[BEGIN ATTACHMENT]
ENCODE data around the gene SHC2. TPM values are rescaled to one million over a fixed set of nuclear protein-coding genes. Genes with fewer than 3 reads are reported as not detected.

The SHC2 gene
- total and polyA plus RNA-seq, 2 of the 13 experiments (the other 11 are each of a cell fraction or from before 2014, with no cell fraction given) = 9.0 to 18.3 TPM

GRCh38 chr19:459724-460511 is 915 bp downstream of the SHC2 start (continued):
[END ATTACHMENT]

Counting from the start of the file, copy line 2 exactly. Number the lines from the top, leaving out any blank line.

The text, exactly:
The SHC2 gene